There are about three boats in the vicinity now, and suddenly we understand the wisdom of the Chinese, wearing their gear all day. In our scramble, we missed even seeing the outline of the whale shark from the boat.
Suddenly, someone shouts, “it’s over there.” This is starting to feel like a Navy Seals operation, albeit with Seals who can barely put on their snorkels unaided. We wait for the signal. The crew deftly manoeuvres the boat into position. A school of tourists are swimming towards us, following the whale shark. “Jump now and swim in that direction,” our crew shouts, and we bundle over the side into the sea. I start swimming, wildly looking around.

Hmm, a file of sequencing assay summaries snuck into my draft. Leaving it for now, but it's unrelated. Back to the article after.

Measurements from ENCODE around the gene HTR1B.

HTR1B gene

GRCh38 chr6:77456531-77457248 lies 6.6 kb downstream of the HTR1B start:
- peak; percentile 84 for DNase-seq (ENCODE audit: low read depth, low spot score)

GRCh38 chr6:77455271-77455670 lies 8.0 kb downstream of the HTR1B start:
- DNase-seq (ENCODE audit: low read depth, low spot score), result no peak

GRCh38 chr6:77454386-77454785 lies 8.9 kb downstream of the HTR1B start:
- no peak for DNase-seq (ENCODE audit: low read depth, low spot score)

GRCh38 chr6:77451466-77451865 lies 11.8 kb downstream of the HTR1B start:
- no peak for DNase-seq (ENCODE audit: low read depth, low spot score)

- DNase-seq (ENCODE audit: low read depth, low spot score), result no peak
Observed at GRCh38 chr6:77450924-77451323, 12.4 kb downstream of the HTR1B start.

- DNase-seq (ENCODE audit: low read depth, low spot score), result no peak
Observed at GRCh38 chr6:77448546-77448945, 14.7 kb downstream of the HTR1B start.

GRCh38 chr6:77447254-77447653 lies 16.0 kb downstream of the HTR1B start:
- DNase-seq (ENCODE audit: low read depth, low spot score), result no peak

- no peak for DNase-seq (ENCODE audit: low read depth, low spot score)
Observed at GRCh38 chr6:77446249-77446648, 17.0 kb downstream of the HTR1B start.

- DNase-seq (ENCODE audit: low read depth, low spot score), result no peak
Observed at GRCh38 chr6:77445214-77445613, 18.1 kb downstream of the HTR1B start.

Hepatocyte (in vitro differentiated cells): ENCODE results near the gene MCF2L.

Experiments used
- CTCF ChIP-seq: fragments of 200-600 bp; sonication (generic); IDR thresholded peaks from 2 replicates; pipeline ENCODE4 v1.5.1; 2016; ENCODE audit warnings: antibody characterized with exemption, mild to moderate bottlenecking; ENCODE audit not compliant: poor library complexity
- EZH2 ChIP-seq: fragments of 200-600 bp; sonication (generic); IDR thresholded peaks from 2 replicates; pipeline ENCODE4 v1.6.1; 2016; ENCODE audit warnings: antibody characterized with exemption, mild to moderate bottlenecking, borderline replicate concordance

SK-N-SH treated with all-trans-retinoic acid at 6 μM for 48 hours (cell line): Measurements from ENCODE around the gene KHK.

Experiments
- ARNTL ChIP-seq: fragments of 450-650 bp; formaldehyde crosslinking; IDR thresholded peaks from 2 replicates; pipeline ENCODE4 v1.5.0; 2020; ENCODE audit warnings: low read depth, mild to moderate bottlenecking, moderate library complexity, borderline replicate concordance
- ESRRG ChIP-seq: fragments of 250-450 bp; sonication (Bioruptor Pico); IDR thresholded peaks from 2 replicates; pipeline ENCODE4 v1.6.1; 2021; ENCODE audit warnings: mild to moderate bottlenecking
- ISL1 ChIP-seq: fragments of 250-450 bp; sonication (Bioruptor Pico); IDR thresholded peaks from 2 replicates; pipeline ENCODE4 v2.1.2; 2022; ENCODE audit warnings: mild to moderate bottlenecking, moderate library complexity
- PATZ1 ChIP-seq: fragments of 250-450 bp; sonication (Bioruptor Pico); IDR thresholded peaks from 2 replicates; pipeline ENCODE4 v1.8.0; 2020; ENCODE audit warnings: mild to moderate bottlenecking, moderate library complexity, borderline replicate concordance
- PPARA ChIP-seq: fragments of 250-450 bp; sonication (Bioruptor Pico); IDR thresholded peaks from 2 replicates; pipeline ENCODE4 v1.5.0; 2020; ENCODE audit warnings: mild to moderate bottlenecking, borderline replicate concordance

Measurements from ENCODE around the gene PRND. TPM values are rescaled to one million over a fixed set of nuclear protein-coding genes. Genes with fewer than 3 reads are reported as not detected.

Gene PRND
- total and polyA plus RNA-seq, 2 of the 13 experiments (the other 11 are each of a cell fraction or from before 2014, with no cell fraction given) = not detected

And there it is. Time seems to stand still. Unlike the pandemonium on the surface, under the water, the whale shark moves gracefully, seemingly at peace. It’s enormous, and passes directly underneath me, a remora fish hitching a ride on its back. I enjoy this amazing moment and try to swim slowly alongside it when someone barrels towards me. It’s my friend: “Sorry I saw it come towards me, no one was around, I panicked a bit,” she explains, gasping for breath.
I’ve lost sight of the whale shark now and the humans are upon us. Flippers are pulled, elbows knocking out snorkels, as the tourists scurry after the whale shark.
“Did you see it?” a complete stranger asks excitably. I nod, grinning. We look at each other, realising we now belong to the fraction of people lucky enough to have seen a whale shark in the wild.
Top photo by Melody Sky